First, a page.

I wont judge parents as being sleep deprived can make you crazy and you will try anything, but we should have more information on hand for women so they dont feel pressured into sleep training and cruel techniques!
    This is exactly why it upsets me. Goodness knows we all need straight forward help when we're sleep deprived and many parents will try these techniques out of concern for their baby not sleeping- not simply a wish for more sleep themselves IYKWIM. It just bothers me that these strategies are constantly promoted when there is no proven basis for them.

  10. #28

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    I don't think its that big an issue in regards to sites like that gaining and retaining members, because if you joined and didnt like what you saw or that it just didn't resonate with how you feel about parenting, you would just leave and find somewhere that you did like (like BellyBelly for example )

    But in terms of totally confusing the heck out of new parents, who may not have had any experience with newborns/babies, then yes, it is disconcerting that this type of information is out there and is presented as THE ONLY way to parent your child. And when that info is trotted out my a well-known brand of infant products, you're are going to end up quite conflicted with what your head and your heart are telling you.

    As for my experience with the eye contact thing, I have found that if I was having a rough night with any of them, then if I just sat and held them and closed my eyes, that seemed to work, but I think mainly because it had a calming effect - they could see that I was calm and if I opened my eyes, more often than not their eyes would be closed too - not necessarily asleep, but quiet and relaxed.

  11. #29

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    Looks as if im the only one that thinks the advice that is given on other sites IS helpful.

    I guess at the end of the day we do what is right for us personally. We all parent differently to each other.

    If i hadnt done as advised who knows what my girls would be like now...so i thank sites and advice given by CHN and hospital staff highly.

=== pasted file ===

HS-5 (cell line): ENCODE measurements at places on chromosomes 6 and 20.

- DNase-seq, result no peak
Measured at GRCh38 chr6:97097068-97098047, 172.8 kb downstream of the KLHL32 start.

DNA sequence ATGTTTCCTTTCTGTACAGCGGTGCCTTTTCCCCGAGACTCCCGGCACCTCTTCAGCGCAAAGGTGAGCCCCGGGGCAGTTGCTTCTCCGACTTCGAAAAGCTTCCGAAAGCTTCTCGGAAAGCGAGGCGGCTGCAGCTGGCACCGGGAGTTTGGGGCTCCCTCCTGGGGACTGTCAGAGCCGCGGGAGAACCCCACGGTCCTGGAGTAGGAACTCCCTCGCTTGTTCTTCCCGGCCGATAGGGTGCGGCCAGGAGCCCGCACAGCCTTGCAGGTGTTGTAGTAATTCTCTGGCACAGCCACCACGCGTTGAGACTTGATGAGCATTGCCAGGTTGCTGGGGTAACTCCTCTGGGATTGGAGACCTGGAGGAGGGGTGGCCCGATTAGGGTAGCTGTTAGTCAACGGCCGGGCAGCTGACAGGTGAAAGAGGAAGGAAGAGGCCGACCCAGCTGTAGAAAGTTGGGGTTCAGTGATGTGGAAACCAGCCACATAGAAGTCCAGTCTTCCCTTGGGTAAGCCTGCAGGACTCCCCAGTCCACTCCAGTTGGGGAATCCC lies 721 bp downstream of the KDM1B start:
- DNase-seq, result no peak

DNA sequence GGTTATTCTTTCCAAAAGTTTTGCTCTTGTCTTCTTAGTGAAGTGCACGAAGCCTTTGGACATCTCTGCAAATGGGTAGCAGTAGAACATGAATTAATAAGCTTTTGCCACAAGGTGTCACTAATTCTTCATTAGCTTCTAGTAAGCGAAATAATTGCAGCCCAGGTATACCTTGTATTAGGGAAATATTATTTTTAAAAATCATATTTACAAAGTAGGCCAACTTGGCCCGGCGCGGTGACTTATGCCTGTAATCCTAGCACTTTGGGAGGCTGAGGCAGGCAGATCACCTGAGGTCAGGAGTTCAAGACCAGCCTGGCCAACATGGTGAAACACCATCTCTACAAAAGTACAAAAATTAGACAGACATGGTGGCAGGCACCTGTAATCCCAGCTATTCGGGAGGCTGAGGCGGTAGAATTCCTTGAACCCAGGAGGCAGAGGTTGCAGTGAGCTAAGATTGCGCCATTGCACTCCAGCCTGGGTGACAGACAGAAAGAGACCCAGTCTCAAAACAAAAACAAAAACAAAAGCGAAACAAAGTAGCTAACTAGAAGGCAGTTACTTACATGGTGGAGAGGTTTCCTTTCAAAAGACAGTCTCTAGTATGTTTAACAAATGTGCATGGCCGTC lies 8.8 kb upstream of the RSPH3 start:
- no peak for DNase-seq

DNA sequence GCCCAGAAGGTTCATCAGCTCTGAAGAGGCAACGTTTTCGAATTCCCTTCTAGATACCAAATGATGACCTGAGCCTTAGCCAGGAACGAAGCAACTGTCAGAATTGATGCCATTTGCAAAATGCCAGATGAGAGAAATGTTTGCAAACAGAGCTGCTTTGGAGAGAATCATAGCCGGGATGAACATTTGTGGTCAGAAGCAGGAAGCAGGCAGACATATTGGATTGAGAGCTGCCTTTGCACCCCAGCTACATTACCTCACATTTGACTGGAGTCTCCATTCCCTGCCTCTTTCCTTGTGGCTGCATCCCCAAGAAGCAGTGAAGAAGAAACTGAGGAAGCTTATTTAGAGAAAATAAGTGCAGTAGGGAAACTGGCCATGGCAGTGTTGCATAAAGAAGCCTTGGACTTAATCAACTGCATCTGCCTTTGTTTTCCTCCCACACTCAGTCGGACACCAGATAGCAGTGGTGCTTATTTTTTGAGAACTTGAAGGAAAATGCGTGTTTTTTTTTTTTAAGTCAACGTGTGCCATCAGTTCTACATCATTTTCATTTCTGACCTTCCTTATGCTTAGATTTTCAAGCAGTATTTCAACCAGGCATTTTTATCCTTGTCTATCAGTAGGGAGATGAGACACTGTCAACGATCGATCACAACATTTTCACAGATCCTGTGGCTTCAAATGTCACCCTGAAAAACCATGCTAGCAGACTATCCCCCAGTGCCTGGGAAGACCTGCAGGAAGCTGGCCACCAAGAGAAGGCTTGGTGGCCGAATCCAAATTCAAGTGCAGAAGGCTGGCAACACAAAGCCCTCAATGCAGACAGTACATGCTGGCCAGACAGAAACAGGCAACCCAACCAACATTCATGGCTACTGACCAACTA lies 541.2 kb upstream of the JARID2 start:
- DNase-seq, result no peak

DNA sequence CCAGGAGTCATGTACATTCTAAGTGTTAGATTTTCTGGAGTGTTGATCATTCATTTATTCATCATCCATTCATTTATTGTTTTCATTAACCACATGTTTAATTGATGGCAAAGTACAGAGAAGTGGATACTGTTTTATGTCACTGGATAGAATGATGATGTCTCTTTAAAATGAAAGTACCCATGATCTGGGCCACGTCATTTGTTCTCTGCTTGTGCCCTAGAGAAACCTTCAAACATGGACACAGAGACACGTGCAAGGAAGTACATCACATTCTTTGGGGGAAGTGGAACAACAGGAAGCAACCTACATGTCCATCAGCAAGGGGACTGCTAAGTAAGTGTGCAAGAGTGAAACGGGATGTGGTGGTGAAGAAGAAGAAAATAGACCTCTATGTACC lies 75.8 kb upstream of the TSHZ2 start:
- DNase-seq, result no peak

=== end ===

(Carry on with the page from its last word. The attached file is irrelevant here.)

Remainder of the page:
Also just to add.....the sites are there for advice...its up to people to choose whether they take it or not....so i think putting them down isnt the best thing to do. All have different opinions.

  12. #30

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    Kimbaz, that's just it - you can take it or leave it if you read something that you don't necessarily agree with, but it's just that there are so many like minded people here on this site who subscribe to a different way of parenting to what is on this particular site, thats all - there is no right of wrong way to do it. No one was making any reference to what anyone else does, or chooses to take from these sites, and if you do find something that is beneficial to you, then you would be silly not to use it.
    Last edited by Trillian; April 19th, 2008 at 06:33 PM. Reason: spelling

  13. #31

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    I have no problem with the difference of opinions and options, I do take issue with such well known and"trusted" companies proclaiming THE way to do things, without offering alternatives, etc... As I feel that whilst there are women out there who will "just leave" if they dont agree with it, mny wont. Expecially younger parents. There are too many out there that will raise issues with it and get told "yes this is the way to do it."
    It just seems to me that it needs to be a two-way street in terms of communication and advocacy between the two "styles" of parntenting.
    IYKWIM. lol.

  14. #32
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    I had known for a long time before i had children that small babies were very stimulated by eye contact. It's part of the initial bonding process when they are born, those few hours after birth when they are very alert and will gaze into your eyes, learn to recognise your voice, your scent, your face etc. For us this is a lovely time too, but think of how intense and alert it felt, many many women who had even quite hard births talk of staying up all night looking at their newborn. That's similar to the baby's experience but it doesn't wear off so fast as it does for us. They get kind of sleepy with just a few brief snatches of this alertness each day for the next few weeks while they do some growing, but for those early weeks eye contact IS very stimulating for them. Some babies find it so intense (i've seen videos of this) they cannot break eye contact once it's made. I've seen a video of a loving mother gazing into the eyes of a 3 week old baby as she cuddles him until he is crying and crying because it is so full-on and he is so tired by it.